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nPowertek TTIC NPH K8-1 Heatsink Review
nPowertek TTIC NPH K8-1 Heatsink Review
Overall Rating:   76%
Abstract: NPH K8-1 Socket 939 heatsink looks deceptively simple at first glance; but at the heart of this socket 754/939/940 Athlon64 heatsink is a huge copper cylinder.

 Company link     Category     Published     Author    
npowertek   $$ Price It! ££ Cooling / Heatsinks   May 17, 2006   Max Page  


The Thermal Transtech International Corp. NPH K8-1 Socket 939 heatsink looks deceptively simple at first glance; but at the heart of this socket 754/939/940 Athlon64 heatsink is a huge copper cylinder. The large copper column supporting its many copper fins is not technically a heatpipe as we know it, it's what TTIC call a "heat column." This column, 25mm in diameter and made from a hollow copper cylinder which is vacuum sealed, has a chemical coating on the inside that works to the same effect as a wick in a traditional heatpipe... at least as far as we can glean from TTICs patent on the technology.

The heat column transfers heat from the processor core and moves it vertically up to approximately 30 copper fins measuring roughly 60x75mm in size. The 25mm diameter copper column passes up through the center of each of the 0.2mm thick copper fins, conducting heat to each fin in the process. A single 70mm fan blows air through the copper fins, although another fan can also be added if desired.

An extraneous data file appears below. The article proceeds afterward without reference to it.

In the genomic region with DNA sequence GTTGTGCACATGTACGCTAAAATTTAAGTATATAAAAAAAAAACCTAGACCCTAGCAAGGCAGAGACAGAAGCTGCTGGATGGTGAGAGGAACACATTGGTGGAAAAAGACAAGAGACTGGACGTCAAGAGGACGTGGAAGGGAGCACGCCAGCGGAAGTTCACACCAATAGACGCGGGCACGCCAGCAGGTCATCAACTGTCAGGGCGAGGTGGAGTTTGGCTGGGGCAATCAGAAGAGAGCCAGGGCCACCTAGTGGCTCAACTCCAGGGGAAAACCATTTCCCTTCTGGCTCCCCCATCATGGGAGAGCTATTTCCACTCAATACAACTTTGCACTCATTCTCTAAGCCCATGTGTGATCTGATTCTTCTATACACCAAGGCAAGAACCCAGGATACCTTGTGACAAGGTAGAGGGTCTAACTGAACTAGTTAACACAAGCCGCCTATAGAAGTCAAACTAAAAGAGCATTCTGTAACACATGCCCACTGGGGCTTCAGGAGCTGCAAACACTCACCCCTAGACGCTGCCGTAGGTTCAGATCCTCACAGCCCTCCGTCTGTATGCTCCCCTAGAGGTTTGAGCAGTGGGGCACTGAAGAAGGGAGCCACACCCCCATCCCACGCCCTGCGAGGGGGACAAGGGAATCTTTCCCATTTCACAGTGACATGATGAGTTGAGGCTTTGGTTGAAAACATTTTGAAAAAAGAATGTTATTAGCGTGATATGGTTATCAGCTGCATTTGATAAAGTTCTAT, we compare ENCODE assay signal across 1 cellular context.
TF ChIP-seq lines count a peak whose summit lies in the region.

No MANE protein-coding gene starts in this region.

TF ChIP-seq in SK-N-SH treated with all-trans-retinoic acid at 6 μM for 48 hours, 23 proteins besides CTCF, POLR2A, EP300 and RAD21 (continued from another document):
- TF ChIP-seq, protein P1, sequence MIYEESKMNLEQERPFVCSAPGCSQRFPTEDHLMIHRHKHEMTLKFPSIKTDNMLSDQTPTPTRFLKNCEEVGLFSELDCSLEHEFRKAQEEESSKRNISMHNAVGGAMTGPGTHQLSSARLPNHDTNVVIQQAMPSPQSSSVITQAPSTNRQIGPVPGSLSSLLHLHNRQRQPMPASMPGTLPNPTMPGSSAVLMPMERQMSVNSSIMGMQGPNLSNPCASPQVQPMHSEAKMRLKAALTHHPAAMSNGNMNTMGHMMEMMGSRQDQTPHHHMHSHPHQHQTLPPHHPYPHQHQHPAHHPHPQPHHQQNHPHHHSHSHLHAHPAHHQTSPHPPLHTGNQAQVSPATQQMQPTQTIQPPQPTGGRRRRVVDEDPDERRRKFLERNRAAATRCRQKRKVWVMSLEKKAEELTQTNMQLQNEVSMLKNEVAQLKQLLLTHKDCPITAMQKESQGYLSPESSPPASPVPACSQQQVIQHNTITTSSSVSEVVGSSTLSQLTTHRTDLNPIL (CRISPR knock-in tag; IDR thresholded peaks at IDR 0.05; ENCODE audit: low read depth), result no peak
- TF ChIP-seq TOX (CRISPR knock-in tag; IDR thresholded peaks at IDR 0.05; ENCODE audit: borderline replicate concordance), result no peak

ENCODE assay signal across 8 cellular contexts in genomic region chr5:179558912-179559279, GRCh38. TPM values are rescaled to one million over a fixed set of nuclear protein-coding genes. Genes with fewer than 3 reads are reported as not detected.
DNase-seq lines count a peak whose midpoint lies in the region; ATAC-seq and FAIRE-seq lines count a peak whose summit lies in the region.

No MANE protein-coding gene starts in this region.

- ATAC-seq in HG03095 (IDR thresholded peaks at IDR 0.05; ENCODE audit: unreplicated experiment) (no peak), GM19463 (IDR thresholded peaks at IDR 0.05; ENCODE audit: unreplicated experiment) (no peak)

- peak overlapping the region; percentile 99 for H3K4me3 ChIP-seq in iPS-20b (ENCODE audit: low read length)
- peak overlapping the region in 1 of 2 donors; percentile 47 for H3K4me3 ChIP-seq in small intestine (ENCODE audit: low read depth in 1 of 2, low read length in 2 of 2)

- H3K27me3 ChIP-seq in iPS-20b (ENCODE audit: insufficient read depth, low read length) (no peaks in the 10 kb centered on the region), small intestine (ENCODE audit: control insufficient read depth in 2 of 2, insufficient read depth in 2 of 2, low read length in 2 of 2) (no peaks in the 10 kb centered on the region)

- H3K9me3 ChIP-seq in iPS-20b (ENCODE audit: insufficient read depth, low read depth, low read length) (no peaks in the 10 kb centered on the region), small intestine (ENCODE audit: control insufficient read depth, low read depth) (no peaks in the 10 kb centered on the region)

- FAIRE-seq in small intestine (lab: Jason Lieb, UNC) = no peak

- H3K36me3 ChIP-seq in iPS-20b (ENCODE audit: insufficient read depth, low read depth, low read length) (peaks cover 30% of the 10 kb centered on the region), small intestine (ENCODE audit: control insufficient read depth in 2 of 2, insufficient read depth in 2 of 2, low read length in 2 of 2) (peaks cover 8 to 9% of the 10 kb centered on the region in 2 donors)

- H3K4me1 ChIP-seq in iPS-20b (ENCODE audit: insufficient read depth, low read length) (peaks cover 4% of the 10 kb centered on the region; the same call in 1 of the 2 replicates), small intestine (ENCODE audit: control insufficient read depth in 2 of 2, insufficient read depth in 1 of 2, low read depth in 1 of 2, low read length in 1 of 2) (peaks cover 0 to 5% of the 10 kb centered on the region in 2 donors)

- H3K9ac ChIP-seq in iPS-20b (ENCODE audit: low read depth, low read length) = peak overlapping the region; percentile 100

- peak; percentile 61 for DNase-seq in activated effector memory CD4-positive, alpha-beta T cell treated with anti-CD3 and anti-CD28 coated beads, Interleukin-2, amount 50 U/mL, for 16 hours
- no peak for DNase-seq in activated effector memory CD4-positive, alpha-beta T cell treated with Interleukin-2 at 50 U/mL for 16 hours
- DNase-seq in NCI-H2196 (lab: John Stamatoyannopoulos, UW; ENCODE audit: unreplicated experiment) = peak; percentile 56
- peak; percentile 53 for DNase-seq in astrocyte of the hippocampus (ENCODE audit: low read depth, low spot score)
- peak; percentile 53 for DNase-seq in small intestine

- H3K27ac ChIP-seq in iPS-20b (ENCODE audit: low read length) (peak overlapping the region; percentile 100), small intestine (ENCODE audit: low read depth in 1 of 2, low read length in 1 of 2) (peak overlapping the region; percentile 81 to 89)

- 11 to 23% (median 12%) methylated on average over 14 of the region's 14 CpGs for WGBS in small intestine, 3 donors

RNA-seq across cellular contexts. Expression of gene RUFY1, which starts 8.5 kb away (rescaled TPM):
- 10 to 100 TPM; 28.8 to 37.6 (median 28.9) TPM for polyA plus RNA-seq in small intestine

nPowerTek's NPH K8-1 heatsink weighs in at 623 grams, making a pretty heavy candidate for processor cooling. Our initial thoughts are that the 80mm fan may prove too small for an open framed heatsink such as this. On the other hand, small fans help promote quiet cooling... so perhaps it's best to wait for the results of the thermal tests before passing judgement.

nPowerTek NPH K8-1 Heatsink
HEATSINK SPECSHEET
Manufacturer: Thermal Transtech Int'l Corp. / nPowerTek
Model No.: TTIC NPH K8-1
Materials: copper fins, copper heat column
Fan Mfg: Everflow R128018DM
Fan Spec: 3500PM, 12V, 0.25A
Fan Dim: 15x80x80mm
Heatsink & Fan Dim: 100x81x103mm
Weight: 623 grams
Includes: PCB support plate, mounting screws, thermal compound

Compatible with Sockets: 478, 754/939/940 (not AM2 compatible)
Est. Pricing: $25USD ($30CDN)

The flimsy fan support frame arrived bent right out of the box, so a little metal muscle may be in order first. The fan support connects to the extruded aluminum base, and simply rests on the top of the heatsink by the cap. The base is designed to accommodate both socket 478 and socket 754/939/940 screw posts. Obviously, this means the nPowerTek NPH K8-1 heatsink is completely unusable with socket AM2 processors.

You Know Heatpipes, What About Heat Columns?

According to this documentation by QuTech , the heat column used here is essentially an empty cylinder of copper which has been internally coated with a thin "superconducting heat transfer medium." The copper cylinder is sealed off at both ends, and inside is under a vacuum of approximately 1 Torr.